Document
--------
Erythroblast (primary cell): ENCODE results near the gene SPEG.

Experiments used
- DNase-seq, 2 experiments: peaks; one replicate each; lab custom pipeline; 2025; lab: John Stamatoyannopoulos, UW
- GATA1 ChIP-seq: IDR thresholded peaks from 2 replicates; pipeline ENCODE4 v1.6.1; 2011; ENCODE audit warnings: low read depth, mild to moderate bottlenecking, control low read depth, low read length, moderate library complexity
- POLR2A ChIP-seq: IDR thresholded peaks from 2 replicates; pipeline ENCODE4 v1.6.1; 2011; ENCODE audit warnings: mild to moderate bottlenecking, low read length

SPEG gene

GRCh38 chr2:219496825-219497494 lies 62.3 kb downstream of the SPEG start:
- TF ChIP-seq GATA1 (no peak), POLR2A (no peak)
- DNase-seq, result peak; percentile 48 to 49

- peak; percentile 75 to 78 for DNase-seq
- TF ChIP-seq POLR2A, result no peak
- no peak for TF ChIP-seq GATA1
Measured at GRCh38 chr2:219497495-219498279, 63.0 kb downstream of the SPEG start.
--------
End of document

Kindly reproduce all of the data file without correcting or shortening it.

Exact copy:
Erythroblast (primary cell): ENCODE results near the gene SPEG.

Experiments used
- DNase-seq, 2 experiments: peaks; one replicate each; lab custom pipeline; 2025; lab: John Stamatoyannopoulos, UW
- GATA1 ChIP-seq: IDR thresholded peaks from 2 replicates; pipeline ENCODE4 v1.6.1; 2011; ENCODE audit warnings: low read depth, mild to moderate bottlenecking, control low read depth, low read length, moderate library complexity
- POLR2A ChIP-seq: IDR thresholded peaks from 2 replicates; pipeline ENCODE4 v1.6.1; 2011; ENCODE audit warnings: mild to moderate bottlenecking, low read length

SPEG gene

GRCh38 chr2:219496825-219497494 lies 62.3 kb downstream of the SPEG start:
- TF ChIP-seq GATA1 (no peak), POLR2A (no peak)
- DNase-seq, result peak; percentile 48 to 49

- peak; percentile 75 to 78 for DNase-seq
- TF ChIP-seq POLR2A, result no peak
- no peak for TF ChIP-seq GATA1
Measured at GRCh38 chr2:219497495-219498279, 63.0 kb downstream of the SPEG start.